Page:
ALEKSANDER KHASHIN (August 25, 1886-March 31, 1939)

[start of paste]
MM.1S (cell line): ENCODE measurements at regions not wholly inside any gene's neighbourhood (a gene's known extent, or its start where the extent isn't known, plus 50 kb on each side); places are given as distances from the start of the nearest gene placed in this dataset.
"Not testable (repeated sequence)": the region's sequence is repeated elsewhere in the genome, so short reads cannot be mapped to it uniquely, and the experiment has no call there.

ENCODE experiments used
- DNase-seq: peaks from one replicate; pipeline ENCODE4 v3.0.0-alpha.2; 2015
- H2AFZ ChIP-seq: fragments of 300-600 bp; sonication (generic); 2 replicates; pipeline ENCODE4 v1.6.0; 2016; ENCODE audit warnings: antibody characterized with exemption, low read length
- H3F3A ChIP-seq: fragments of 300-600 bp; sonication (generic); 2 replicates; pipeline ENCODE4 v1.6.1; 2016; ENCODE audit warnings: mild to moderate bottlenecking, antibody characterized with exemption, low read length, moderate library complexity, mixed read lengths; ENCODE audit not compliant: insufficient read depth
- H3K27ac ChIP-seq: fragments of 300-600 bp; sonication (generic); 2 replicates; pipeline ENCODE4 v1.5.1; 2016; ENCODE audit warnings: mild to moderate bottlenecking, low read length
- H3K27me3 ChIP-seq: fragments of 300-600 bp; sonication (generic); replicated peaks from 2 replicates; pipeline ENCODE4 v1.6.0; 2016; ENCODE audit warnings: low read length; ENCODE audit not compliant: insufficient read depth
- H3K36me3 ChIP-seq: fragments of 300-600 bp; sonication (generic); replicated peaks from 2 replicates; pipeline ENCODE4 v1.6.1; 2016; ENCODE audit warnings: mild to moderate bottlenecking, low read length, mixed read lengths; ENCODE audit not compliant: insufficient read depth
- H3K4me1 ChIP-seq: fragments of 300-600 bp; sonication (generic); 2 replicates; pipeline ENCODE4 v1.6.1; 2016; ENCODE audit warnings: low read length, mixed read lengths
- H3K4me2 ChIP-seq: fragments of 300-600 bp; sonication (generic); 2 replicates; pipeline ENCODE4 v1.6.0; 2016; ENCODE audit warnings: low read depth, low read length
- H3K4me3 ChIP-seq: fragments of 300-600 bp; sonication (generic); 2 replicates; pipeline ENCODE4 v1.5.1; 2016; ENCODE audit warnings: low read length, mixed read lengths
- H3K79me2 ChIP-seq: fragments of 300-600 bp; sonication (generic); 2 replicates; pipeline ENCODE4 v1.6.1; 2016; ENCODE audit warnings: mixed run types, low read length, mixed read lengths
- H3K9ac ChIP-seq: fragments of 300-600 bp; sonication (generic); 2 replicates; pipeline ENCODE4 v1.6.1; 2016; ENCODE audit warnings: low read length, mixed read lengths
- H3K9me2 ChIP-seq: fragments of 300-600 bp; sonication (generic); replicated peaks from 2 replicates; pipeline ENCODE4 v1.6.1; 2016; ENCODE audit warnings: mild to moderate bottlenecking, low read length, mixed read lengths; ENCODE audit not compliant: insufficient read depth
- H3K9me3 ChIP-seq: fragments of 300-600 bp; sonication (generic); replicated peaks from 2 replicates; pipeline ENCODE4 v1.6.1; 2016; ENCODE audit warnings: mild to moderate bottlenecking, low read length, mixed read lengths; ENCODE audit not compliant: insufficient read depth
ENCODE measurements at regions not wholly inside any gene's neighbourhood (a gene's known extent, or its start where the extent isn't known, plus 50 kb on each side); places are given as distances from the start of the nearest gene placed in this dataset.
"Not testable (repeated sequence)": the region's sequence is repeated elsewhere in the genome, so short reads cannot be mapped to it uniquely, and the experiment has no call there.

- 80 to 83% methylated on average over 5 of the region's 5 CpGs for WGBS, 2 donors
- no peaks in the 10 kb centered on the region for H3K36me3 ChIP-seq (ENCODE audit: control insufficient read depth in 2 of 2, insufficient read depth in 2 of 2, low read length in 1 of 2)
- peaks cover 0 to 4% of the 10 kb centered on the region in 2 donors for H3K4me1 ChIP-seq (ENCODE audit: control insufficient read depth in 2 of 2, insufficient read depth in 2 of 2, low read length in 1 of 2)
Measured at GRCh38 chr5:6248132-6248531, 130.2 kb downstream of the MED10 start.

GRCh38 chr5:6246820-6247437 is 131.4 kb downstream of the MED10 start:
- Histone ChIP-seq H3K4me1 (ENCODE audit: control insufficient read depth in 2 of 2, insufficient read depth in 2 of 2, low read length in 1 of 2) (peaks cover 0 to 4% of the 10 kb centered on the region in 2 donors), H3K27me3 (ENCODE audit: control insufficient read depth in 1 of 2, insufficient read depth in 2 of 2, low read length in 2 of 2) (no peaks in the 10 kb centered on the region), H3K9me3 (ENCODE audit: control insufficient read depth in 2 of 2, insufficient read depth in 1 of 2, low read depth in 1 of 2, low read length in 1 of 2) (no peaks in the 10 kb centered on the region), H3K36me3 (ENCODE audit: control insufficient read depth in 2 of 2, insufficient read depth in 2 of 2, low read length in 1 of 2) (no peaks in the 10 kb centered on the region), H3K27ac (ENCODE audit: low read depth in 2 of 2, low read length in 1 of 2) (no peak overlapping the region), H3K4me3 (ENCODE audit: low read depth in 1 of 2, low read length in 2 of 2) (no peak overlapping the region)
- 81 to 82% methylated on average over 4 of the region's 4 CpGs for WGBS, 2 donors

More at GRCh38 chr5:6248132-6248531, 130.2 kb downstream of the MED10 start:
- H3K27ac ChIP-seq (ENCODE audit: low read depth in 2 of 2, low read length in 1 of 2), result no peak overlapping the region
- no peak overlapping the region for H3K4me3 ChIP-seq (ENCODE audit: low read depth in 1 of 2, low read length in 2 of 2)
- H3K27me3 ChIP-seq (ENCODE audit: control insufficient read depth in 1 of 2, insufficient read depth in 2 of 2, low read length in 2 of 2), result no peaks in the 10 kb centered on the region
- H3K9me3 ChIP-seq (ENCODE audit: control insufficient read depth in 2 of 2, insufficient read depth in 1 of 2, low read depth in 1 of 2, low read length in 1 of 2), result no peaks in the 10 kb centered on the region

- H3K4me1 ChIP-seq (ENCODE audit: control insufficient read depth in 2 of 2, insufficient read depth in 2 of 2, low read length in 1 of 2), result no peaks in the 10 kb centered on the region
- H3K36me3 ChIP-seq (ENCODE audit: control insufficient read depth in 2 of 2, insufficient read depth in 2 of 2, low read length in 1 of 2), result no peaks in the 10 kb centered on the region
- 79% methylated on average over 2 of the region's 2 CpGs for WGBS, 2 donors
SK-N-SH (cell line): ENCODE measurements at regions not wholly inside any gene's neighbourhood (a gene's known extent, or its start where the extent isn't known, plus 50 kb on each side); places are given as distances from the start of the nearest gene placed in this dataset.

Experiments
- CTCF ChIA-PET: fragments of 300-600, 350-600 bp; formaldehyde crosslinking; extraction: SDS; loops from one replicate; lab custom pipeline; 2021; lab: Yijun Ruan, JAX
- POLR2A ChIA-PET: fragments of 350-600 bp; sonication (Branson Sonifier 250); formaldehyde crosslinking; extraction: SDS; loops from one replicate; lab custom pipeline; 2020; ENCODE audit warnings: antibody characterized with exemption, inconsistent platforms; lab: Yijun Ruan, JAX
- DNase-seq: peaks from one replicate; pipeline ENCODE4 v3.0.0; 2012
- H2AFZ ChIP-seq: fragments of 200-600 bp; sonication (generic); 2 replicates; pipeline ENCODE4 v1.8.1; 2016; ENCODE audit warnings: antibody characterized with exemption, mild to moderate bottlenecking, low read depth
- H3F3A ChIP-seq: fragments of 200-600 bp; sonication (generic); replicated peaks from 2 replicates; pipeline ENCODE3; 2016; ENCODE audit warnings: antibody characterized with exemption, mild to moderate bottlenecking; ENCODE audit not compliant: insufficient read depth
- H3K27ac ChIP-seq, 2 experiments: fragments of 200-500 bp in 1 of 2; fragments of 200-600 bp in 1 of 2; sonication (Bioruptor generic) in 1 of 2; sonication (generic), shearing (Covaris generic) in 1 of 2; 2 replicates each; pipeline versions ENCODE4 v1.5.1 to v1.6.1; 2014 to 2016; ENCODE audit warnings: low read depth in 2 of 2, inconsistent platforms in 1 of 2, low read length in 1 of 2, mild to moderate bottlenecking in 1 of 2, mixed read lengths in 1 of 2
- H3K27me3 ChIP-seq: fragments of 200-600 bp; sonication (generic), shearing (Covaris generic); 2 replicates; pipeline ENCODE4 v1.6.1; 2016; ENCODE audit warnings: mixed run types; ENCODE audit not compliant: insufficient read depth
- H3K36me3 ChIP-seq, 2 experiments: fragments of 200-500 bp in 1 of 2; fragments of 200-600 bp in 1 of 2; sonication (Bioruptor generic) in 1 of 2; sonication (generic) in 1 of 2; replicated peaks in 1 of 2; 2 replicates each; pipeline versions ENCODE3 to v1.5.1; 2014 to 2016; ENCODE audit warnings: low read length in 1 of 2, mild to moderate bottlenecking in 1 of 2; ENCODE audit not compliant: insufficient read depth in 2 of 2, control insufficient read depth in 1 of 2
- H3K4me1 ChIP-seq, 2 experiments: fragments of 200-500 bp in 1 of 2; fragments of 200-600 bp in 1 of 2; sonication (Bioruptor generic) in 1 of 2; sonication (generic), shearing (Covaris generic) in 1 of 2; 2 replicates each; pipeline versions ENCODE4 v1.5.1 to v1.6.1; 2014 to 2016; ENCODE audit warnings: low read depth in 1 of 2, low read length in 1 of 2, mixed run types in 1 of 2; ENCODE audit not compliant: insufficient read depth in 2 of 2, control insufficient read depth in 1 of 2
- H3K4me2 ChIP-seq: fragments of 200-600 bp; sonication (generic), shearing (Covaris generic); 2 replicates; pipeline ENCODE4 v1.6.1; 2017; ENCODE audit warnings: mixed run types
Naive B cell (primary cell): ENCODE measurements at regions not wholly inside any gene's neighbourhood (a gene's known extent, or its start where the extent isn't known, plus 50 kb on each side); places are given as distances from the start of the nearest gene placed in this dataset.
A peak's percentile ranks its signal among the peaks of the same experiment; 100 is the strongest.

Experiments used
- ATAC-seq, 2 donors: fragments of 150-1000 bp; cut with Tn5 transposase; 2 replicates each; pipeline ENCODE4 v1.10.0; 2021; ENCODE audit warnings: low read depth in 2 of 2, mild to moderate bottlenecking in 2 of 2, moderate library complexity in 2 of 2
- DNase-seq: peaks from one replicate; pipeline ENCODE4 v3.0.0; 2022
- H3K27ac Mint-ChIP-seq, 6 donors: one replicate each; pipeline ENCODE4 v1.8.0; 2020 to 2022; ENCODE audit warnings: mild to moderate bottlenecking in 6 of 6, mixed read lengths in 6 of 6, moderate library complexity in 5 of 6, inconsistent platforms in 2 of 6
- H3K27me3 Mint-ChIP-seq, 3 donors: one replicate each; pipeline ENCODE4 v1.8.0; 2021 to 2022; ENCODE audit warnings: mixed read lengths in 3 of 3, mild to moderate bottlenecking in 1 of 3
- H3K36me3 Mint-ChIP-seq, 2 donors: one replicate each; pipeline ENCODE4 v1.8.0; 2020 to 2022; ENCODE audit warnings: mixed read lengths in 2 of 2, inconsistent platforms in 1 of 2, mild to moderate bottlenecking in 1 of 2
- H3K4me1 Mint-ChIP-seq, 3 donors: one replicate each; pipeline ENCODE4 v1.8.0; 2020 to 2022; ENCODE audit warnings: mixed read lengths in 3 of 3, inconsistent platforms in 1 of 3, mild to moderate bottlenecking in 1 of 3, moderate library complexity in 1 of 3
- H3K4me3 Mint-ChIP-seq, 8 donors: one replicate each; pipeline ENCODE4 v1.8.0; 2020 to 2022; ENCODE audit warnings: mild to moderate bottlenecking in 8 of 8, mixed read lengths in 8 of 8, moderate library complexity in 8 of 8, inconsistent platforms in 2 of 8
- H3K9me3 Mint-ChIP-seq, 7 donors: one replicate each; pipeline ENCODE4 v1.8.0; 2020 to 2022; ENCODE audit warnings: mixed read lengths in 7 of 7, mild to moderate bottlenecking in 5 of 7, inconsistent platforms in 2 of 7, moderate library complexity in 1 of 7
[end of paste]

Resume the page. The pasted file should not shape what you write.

The pen name of Tsvi Averbakh, he was a literary critic and current events author, born in Berezina, Minsk district, Byelorussia, into an affluent rabbinic family (from the Zeldovitshes of Minsk). He studied in religious primary school and yeshiva, and later was an external student. From his youth he acquired a reputation for being “a man with a sharp head on his shoulders.” He wrote not only in both Hebrew and Yiddish, but in Russian and a number of other European languages. He contributed to all the initial publications of the Labor Zionists in Europe, placing work as well in Der fraynd (The friend) in Warsaw (1911-1913), in Yosef Ḥayim Brener’s Revivim (Rain showers), and elsewhere, both under his party name of Borekhzon as well as under the pseudonyms of Aleksandr, Valdman, Brukhzon, and A. Vald, among others. He distinguished himself as a tough polemicist. His public opposition to Frishman’s critique of Bialik and other Hebrew writers had a particularly strong impact. In 1912 he edited the Hebrew-language Labor Zionist organ Haaḥdut (Unity) in Jerusalem. After the outbreak of WWI, he moved to the United States. In 1916 he edited for a time Idisher kempfer (Jewish fighter) in New York and (together with David Ben-Gurion, later the first premier of the state of Israel) the anthology Yizker (Remembrance) in memory of the fallen sentries and laborers in Israel: first edition (New York: Labor Zionists, Palestine Committee, 1916), second edition (1917), 190 pp. In New York he contributed as well to: Varhayt (Truth), Der idisher kongres (The Jewish congress), and Hatoran (The duty officer). He was one of the founders of the Labor Zionist party, and he contributed to all of the party’s publications in Europe. After the outbreak of WWI, he made his way to New York in 1916, but with the February Revolution of 1917, he returned to Russia. When the Labor Zionist party split in 1918, Khashin stood with the right wing and edited in Odessa the party newspaper Dos naye lebn (The new life), the anthology Tsaygn (Branches), and other works. Later he evolved toward the left wing and (July 1919) found himself at the head of the “Jewish Communist Labor Party, Labor Zionists.” When Denikin’s army seized Ukraine in 1920, Khashin took refuge in Berlin and Vienna, devoted himself largely to his writing activities, published articles on literature and current social issues in: Kritik (Critic) in Vienna; Bikher-velt (Book world) in Warsaw, where he lived for a time; and Bergelson’s In shpan (In line) in Berlin; among others. At that time he also published: Problemen funem yidishn ekonomishn lebn in der ibergangs-tsayt (Issues in Jewish economic life in the transition period), with his brother Z. Averbakh (Vienna: Avangard, 1921), 72 pp. In late 1924 he returned to the Soviet Union, became one of the editors of Moscow’s Der emes (The truth), and at the same time published literary critical work in Soviet Yiddish journals in Moscow, Kiev, Kharkov, and Minsk. Should a literary researcher set as a goal to assemble what Khashin had published as a literary critic over the course of a half century of his life, s/he would have not only to browse through dozens of publications in which Khashin placed work, but also figure out the pen names under which Khashin would publish his articles, essays, reviews, and research pieces. Particularly valuable were his writings for the complete works of Sholem-Aleichem which “Der emes” was publishing in the mid-1930s. Volume 11 with Khashin introduction was dated August 2, 1937 for publication, and this apparently was to be his final work.